Stratospheric glider sets third world record
A team of aviation pioneers based in Minden on Tuesday set its third world record, second one this week with its experimental space glider – sponsored by Airbus Americas.
The nonprofit Perlan Project and its all-volunteer team calls Minden home most of the year – except this summer they are down in El Calafate Argentina, and yesterday Jim Payne and pilot Miguel Iturmendi soared to 65,605 feet in pressure altitude, breaking its previous records.
On Sunday, Jim Payne and Morgan Sandercock had set an earlier record reaching over 62,000 feet.
The team is using a weather phenomenon called stratospheric mountain waves, strengthened by the Polar Vortex, to power the planes high altitude gains.
Scientific research is being collected regarding climate and meteorology data from the stratosphere related to extreme weather, climate change, aerospace engineering and more.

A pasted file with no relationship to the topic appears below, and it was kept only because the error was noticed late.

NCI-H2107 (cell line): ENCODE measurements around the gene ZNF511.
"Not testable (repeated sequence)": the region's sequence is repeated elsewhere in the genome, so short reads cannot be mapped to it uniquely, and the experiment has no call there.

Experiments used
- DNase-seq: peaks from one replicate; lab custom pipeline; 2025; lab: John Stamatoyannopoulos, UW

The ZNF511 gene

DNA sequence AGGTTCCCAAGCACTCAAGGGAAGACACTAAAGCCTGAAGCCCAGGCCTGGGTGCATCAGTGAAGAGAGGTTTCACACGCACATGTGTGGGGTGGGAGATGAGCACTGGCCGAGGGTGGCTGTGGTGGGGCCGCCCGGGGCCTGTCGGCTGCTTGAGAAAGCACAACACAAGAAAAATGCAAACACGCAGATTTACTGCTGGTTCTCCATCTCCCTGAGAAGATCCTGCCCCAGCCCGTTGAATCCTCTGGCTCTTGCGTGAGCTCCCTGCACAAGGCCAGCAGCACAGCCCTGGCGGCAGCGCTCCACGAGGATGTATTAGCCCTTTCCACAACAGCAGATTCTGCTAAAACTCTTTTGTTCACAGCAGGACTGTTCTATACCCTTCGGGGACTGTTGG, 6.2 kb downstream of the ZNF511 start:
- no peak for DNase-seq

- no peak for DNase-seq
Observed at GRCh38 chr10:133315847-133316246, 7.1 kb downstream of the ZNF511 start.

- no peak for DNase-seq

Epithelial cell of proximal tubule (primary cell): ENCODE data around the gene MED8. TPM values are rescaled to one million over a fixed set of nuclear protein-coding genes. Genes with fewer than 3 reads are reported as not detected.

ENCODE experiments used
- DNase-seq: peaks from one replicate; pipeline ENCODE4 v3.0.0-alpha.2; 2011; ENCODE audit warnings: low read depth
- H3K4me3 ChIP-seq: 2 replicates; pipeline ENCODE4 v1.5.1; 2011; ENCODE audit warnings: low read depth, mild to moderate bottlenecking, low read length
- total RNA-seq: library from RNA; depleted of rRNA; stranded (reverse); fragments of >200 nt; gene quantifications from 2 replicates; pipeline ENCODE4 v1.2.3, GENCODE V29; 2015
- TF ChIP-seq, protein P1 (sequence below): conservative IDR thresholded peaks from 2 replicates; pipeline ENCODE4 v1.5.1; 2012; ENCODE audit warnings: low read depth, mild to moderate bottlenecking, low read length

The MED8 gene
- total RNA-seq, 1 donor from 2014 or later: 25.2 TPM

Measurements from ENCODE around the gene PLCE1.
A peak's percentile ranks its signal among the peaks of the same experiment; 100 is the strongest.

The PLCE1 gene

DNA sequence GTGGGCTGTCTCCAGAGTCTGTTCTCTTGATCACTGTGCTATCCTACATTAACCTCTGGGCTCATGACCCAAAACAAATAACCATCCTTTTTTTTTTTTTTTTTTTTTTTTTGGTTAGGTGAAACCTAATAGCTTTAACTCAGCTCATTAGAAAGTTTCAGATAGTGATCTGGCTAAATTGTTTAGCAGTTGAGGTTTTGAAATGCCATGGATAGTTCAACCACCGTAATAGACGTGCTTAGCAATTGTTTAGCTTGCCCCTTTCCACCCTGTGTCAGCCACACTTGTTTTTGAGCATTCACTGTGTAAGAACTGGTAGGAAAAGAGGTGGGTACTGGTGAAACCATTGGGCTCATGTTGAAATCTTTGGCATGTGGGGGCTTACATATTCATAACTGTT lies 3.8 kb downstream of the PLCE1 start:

The Airbus Perlan team now has the ability to share scientific data with the general public through an effort that was created through a donation from the Sports Aviation Foundation in Minden, NV. You can view raw Data via this link: http://www.perlanproject.cloud/2018-science/
More flights planned for Sunday or Monday, and through Sept. 15 – audiences can tune in athttp://www.perlanproject.cloud/VirtualCockpit.html and follow updates @PerlanProject on Twitter and Facebook.